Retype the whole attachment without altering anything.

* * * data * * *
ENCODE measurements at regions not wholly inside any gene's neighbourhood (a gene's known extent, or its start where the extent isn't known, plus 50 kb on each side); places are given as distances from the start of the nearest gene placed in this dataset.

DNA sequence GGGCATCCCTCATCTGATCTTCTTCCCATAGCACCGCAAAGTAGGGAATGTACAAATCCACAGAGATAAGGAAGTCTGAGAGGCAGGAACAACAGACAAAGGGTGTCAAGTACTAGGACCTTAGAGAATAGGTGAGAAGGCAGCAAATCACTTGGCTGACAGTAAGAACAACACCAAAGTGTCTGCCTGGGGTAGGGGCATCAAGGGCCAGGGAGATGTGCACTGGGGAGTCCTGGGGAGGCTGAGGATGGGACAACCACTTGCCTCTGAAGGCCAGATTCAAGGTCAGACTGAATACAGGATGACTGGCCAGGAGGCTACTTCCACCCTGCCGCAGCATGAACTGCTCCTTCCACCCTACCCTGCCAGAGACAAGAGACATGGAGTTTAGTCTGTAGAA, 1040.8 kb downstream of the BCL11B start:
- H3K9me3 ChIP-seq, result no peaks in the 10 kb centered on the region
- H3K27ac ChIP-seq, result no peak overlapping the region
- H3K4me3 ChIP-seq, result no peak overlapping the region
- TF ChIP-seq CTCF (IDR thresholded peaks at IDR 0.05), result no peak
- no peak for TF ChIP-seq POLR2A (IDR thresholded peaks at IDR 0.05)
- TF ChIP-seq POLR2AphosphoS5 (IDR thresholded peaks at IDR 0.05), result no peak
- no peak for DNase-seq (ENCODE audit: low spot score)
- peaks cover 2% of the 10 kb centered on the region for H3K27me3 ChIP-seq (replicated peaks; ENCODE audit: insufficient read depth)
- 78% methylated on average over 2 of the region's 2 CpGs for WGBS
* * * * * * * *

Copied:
ENCODE measurements at regions not wholly inside any gene's neighbourhood (a gene's known extent, or its start where the extent isn't known, plus 50 kb on each side); places are given as distances from the start of the nearest gene placed in this dataset.

DNA sequence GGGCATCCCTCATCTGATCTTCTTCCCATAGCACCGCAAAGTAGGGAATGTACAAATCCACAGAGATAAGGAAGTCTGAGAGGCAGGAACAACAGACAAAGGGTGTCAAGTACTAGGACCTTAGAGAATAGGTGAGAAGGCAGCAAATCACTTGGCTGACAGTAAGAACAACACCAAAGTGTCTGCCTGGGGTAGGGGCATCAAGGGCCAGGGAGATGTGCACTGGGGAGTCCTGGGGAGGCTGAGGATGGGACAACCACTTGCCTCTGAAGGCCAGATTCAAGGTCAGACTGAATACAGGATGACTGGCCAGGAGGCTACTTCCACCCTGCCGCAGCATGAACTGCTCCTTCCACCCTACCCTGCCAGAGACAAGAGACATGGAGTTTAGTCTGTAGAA, 1040.8 kb downstream of the BCL11B start:
- H3K9me3 ChIP-seq, result no peaks in the 10 kb centered on the region
- H3K27ac ChIP-seq, result no peak overlapping the region
- H3K4me3 ChIP-seq, result no peak overlapping the region
- TF ChIP-seq CTCF (IDR thresholded peaks at IDR 0.05), result no peak
- no peak for TF ChIP-seq POLR2A (IDR thresholded peaks at IDR 0.05)
- TF ChIP-seq POLR2AphosphoS5 (IDR thresholded peaks at IDR 0.05), result no peak
- no peak for DNase-seq (ENCODE audit: low spot score)
- peaks cover 2% of the 10 kb centered on the region for H3K27me3 ChIP-seq (replicated peaks; ENCODE audit: insufficient read depth)
- 78% methylated on average over 2 of the region's 2 CpGs for WGBS